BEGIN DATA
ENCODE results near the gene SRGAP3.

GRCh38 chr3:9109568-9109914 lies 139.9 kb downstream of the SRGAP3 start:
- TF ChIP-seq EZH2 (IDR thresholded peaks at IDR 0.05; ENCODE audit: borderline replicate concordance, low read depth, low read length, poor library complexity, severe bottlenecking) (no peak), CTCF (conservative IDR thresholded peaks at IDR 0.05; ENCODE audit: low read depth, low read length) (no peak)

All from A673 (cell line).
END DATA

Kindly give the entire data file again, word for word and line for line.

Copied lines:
ENCODE results near the gene SRGAP3.

GRCh38 chr3:9109568-9109914 lies 139.9 kb downstream of the SRGAP3 start:
- TF ChIP-seq EZH2 (IDR thresholded peaks at IDR 0.05; ENCODE audit: borderline replicate concordance, low read depth, low read length, poor library complexity, severe bottlenecking) (no peak), CTCF (conservative IDR thresholded peaks at IDR 0.05; ENCODE audit: low read depth, low read length) (no peak)

All from A673 (cell line).